“Rejecting a request from President Trump, a federal judge in Washington on Tuesday cleared the way for nearly 200 Democrats in Congress to continue their lawsuit against him alleging that his private business violates an anti-corruption provision of the Constitution.
“U.S. District Judge Emmet G. Sullivan declined to put the case on hold and said lawmakers could begin this week seeking financial information, interviews and other records from the Trump Organization,” the report continued.
In a joint written statement, House Judiciary Committee Chairman Jerrold Nadler, D-New York, and Sen. Richard Blumenthal, D-Connecticut, who spearheaded the litigation, declared victory. “This tremendous victory assures that President Trump will be held accountable to the Constitution and the American people — a historic triumph for legally mandated transparency,” Blumenthal said. “In a thoughtful, well-reasoned opinion, Judge Sullivan articulated what the law makes clear: there is absolutely no reason to delay one more day in ensuring that President Trump is held accountable for his violation of the Constitution’s preeminent anti-corruption provision.” He added, “For more than two years, President Trump has thumbed his nose at the American people in flagrant violation of the law. Today, the courts spoke: no longer.”
Nadler echoed that sentiment. “The Constitution is clear: the President must obtain Congress’s consent before receiving foreign benefits,” said Nadler. “Yet again, the courts have ruled in our favor as we seek to uphold the Constitution and prove that no one is above the law.” He concluded, “This is a great victory in our fight for transparency and accountability for the American people.”
Speaker Nancy Pelosi, D-California, put out her own statement, underscoring the importance of court victories in holding impeachment hearings at bay. “No one is above the law — not even the President,” she said. “Once again, the courts have resoundingly reaffirmed our efforts to hold the President accountable for corruption, and ensure that the President acts in the public interest, not his own interest.” Emphasizing that Congress is doing something despite the lack of formal impeachment hearings, she continued, “Congress will continue to honor our oath to support and defend the Constitution and protect the American people, as we legislate, investigate and litigate. The American people deserve answers – on everything from the President’s acceptance of foreign gifts, his refusal to defend our democracy from foreign attacks and his disastrous policy decisions that are raising families’ health costs, tearing apart immigrant families and rolling back key civil rights protections.”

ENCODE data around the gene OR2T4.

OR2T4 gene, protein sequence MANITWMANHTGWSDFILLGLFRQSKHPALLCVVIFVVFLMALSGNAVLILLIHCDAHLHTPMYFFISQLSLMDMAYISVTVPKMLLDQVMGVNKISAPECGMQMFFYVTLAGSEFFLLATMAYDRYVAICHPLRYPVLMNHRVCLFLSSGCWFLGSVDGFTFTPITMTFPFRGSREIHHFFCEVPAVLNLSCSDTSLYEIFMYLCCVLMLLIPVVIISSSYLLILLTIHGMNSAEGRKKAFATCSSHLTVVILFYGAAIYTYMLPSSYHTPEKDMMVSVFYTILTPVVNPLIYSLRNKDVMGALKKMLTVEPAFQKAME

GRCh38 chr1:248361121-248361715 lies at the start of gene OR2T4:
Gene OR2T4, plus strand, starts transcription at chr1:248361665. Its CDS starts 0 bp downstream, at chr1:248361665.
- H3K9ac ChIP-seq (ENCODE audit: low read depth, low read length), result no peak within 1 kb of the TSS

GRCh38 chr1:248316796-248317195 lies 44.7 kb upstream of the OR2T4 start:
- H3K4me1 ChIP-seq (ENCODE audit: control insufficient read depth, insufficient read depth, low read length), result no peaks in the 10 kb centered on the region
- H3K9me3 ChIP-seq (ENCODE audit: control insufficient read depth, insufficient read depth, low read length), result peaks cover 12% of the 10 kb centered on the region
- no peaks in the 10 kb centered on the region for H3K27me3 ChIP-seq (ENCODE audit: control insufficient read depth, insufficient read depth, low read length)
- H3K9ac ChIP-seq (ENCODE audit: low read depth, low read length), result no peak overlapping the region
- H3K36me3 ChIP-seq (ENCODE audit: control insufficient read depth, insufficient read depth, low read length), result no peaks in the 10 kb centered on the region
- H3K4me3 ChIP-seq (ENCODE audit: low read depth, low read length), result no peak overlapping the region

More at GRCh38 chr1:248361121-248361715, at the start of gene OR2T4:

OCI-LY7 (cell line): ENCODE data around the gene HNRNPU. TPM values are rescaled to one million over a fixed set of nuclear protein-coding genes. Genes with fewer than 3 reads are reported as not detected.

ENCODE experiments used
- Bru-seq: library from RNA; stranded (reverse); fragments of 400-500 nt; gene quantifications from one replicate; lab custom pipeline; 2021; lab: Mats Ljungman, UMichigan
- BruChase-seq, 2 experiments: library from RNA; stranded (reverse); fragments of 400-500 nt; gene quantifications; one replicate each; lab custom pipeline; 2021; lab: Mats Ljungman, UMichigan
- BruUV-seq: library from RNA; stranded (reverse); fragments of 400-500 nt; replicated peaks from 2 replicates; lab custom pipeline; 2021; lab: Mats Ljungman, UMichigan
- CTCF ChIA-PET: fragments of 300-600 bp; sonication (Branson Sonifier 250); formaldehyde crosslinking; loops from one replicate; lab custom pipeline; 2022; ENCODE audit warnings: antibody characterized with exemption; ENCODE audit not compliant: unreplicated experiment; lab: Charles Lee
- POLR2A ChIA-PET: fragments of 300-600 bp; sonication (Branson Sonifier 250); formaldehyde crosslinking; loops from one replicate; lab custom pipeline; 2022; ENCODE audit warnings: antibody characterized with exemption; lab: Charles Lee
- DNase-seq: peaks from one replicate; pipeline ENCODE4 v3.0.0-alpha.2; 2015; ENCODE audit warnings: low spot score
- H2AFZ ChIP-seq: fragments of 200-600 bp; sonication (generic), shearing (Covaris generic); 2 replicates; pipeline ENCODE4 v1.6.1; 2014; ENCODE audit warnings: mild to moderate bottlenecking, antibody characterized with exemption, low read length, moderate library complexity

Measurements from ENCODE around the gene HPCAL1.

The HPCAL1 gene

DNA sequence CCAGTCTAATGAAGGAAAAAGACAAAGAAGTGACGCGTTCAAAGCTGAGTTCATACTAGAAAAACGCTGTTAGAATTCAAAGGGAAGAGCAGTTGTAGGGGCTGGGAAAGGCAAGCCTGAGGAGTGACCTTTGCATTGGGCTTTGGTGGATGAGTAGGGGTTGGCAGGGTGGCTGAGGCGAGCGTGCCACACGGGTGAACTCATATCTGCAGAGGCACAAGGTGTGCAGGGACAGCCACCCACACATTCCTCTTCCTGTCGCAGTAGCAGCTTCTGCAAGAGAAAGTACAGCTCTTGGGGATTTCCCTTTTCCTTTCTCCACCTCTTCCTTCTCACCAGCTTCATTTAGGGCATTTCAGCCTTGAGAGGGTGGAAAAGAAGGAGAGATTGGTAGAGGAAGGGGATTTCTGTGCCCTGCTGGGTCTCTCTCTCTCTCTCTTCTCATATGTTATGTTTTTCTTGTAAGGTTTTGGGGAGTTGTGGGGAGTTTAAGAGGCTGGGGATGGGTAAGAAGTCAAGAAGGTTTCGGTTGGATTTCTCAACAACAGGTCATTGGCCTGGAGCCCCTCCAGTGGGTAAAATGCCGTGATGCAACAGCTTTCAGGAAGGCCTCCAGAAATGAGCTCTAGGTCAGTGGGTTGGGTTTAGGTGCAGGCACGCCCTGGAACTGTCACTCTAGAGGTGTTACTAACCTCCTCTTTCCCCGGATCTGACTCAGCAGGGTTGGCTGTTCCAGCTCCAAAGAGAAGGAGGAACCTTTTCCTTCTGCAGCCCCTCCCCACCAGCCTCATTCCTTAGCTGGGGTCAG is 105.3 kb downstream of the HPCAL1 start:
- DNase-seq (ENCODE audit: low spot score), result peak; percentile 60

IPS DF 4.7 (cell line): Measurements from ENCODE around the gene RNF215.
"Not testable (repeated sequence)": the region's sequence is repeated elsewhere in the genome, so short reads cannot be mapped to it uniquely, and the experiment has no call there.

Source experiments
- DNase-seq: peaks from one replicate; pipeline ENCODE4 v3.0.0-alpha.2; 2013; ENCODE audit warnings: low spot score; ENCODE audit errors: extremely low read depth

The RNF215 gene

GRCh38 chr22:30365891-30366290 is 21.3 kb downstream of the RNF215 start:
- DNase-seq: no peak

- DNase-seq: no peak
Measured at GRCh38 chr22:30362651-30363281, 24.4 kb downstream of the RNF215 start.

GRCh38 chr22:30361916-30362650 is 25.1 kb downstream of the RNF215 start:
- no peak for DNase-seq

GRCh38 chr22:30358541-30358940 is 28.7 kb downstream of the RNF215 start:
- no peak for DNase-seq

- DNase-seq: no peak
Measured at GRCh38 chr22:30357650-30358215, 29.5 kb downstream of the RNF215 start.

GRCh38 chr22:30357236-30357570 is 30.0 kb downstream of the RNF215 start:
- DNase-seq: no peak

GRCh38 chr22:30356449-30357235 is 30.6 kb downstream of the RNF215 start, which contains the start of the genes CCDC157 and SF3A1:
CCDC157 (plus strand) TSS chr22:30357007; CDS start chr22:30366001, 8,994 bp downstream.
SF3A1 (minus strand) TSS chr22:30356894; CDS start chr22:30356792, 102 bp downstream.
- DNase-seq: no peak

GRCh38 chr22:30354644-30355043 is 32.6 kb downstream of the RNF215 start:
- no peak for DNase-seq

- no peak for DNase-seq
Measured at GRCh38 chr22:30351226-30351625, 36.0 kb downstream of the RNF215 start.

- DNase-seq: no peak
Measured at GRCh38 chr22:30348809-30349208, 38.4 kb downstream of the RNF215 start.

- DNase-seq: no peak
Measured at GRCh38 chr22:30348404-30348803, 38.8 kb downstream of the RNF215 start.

As Trump has done in separate litigation brought by the state of Maryland and the District of Columbia, he can attempt to seek relief from the circuit court. However, it’s far from clear that he’ll find any relief there.
Constitutional scholar Laurence Tribe expressed delight upon hearing of the ruling: “That is splendid news for the Emoluments Clause cases — and for the rule of law.” He added, “Today’s ruling confirms that the Trump strategy of denying, delaying, deflecting, and dissembling while continuing to defy the Constitution has all but run its course and that the chickens are finally coming home to roost.”
All it takes is one case — either the one emanating from the U.S. Court of Appeals for the 4th Circuit or the D.C. case brought by lawmakers — to begin discovery, which would require Trump to open up his books to show from which foreign entities he is receiving money and the amounts of those “emoluments.” To date, we have heard sporadic accounts of his foreign receipts.
The Post, for example, reported, “Lobbyists representing the Saudi government reserved blocks of rooms at President Trump’s Washington, D.C., hotel within a month of Trump’s election in 2016 – paying for an estimated 500 nights at the luxury hotel in just three months, according to organizers of the trips and documents.”
NBC issued a report calculating that 22 different governments have paid moneys to Trump, “hinting at a significant foreign cash flow to the American president that critics say violates the U.S. Constitution.”
However, these limited reports do not even touch on other sources of money and financial benefits — e.g., licensing deals, loans from foreign governments, sales of condos. To capture the entire universe of Trump emoluments, plaintiffs will need unprecedented access to the books of the Trump Organization, including tax returns. Trump has been fighting tooth and nail since he began running for president to keep that all hidden from view. Not only will discovery provide unprecedented insight into Trump’s foreign connections, and thereby expose specific conflicts of interest, but a favorable ruling for plaintiffs in either case would present Trump with the choice he has never been forced to make: His company or his presidency? If plaintiffs are right, he cannot keep both — at least to the extent his company takes in moneys from foreign governments.
Jennifer Rubin writes reported opinion for The Washington Post. Follow her @JRubinBlogger.